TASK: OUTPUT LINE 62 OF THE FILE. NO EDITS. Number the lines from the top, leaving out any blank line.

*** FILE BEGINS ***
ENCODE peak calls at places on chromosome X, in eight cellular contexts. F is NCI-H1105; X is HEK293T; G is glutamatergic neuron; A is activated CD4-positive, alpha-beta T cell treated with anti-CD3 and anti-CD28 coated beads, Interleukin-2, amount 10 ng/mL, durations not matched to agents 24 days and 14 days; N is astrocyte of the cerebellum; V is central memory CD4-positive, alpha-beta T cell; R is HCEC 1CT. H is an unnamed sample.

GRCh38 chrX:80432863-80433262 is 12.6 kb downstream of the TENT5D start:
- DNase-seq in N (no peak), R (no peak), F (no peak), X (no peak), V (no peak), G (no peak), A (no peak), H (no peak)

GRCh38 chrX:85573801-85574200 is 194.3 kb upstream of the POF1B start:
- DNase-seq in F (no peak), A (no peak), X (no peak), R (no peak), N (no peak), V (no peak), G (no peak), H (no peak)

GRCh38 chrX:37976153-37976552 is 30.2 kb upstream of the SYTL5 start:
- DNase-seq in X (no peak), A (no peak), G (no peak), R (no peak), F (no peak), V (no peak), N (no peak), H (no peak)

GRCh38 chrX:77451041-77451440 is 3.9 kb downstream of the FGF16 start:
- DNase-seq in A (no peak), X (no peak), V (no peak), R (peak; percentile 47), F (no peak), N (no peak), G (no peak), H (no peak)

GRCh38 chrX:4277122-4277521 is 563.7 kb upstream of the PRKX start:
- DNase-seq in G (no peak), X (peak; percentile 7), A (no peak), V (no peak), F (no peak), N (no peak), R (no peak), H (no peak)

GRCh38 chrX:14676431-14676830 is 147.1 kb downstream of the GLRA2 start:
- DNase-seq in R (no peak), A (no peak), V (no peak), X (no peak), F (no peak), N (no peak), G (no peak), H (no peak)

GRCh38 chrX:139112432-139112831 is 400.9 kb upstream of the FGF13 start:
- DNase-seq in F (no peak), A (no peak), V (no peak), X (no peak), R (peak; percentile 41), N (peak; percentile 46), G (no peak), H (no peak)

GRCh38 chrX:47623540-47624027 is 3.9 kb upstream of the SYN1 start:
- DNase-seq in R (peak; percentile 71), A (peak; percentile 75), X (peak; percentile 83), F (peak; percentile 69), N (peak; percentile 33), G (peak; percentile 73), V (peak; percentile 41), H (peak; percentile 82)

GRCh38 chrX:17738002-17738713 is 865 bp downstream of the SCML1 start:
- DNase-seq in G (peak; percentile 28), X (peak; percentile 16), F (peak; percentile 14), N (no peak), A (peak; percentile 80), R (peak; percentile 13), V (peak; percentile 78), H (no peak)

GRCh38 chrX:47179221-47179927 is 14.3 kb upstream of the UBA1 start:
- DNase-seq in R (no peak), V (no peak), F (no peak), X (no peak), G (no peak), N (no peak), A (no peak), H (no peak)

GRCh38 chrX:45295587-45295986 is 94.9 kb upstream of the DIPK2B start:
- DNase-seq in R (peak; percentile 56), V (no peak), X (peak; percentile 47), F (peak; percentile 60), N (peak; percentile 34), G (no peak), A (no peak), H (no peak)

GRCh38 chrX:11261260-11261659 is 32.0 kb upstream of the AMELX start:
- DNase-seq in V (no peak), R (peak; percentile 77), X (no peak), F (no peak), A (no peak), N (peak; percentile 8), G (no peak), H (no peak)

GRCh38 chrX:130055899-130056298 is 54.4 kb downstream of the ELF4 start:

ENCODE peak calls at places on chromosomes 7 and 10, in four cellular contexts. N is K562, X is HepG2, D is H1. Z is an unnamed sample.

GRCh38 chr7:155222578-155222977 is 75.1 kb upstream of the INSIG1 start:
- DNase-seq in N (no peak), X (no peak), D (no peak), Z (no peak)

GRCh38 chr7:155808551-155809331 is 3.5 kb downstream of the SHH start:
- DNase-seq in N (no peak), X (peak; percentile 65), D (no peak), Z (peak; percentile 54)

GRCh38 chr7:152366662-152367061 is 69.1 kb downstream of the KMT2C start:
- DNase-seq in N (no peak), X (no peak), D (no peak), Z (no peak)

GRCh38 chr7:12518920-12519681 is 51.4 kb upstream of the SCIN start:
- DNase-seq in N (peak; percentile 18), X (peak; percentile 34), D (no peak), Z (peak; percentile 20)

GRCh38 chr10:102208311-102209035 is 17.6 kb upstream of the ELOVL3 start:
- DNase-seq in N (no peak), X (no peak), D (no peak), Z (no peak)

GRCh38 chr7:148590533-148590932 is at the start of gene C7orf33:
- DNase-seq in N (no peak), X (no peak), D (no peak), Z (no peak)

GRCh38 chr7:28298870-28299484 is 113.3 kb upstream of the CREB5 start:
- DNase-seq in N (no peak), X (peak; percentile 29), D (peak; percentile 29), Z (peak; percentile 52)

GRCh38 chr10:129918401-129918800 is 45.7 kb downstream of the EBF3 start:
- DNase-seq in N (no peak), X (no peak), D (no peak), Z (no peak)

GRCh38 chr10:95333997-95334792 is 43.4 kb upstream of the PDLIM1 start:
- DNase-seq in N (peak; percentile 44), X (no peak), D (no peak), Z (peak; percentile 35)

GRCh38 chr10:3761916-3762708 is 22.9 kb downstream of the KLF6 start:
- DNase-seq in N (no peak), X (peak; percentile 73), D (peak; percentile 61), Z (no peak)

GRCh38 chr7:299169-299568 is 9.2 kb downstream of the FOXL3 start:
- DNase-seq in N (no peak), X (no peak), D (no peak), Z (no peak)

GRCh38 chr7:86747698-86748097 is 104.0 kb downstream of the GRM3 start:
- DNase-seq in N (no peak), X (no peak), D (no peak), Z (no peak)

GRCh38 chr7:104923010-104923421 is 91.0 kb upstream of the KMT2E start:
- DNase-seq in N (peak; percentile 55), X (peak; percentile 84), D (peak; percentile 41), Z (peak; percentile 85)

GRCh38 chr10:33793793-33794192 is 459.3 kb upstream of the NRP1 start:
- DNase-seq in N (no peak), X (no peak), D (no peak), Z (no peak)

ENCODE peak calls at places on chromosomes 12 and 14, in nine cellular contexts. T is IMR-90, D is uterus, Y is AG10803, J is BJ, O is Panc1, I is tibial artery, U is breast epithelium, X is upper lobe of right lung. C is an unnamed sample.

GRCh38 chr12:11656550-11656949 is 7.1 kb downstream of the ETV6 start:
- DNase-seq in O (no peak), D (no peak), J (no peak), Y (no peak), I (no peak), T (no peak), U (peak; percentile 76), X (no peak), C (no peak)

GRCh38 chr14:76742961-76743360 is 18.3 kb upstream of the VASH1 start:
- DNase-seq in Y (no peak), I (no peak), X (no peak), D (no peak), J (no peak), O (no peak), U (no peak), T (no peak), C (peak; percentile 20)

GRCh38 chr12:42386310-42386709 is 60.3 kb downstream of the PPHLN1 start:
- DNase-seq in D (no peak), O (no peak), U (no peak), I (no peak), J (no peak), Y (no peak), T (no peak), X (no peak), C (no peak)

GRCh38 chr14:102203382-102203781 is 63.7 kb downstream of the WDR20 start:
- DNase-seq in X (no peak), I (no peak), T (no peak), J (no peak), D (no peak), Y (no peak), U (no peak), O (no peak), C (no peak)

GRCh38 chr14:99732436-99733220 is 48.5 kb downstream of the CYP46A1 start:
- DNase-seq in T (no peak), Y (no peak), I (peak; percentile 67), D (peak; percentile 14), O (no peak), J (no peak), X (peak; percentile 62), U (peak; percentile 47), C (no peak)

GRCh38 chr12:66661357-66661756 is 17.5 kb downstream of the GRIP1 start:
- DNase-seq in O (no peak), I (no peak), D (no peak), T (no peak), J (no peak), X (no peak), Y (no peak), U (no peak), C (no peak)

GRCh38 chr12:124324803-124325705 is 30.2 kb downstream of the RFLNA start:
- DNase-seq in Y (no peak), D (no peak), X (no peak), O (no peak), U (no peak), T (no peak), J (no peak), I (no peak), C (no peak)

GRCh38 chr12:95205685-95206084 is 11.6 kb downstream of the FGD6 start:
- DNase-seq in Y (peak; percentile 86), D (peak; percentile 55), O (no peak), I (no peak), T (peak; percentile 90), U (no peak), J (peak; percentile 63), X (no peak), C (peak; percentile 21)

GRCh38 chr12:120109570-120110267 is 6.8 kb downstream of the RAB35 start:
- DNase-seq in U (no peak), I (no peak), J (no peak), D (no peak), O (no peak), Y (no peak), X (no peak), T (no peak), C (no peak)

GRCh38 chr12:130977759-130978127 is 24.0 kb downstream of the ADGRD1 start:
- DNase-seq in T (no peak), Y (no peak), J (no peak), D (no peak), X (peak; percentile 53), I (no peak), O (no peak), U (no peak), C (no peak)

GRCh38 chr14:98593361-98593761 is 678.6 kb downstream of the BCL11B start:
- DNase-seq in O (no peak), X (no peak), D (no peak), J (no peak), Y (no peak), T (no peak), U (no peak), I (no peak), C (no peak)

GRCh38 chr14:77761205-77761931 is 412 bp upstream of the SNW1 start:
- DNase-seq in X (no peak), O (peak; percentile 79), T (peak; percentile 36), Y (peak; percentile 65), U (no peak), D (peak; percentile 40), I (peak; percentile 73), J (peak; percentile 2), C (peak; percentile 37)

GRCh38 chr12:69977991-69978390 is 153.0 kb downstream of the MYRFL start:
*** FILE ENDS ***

- DNase-seq in D (no peak), O (no peak), U (no peak), I (no peak), J (no peak), Y (no peak), T (no peak), X (no peak), C (no peak)